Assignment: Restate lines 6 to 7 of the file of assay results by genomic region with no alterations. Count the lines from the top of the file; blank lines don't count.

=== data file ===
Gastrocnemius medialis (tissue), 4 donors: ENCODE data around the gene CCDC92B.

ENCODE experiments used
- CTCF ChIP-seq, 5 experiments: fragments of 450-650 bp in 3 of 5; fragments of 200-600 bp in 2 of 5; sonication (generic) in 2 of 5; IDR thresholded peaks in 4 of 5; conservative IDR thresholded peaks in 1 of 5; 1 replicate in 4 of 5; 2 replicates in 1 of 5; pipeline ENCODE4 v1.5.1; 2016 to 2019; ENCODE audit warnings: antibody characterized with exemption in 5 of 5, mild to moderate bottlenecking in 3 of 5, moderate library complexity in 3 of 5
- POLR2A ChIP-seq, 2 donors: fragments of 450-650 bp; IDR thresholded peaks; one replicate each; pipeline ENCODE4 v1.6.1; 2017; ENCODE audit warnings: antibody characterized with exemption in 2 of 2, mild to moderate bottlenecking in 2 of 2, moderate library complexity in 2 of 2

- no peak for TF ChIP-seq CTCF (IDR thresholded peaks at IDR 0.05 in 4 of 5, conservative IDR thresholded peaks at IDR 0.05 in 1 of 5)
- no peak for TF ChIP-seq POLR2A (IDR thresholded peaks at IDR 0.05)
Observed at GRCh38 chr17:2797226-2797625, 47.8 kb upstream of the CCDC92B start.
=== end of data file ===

- no peak for TF ChIP-seq POLR2A (IDR thresholded peaks at IDR 0.05)
Observed at GRCh38 chr17:2797226-2797625, 47.8 kb upstream of the CCDC92B start.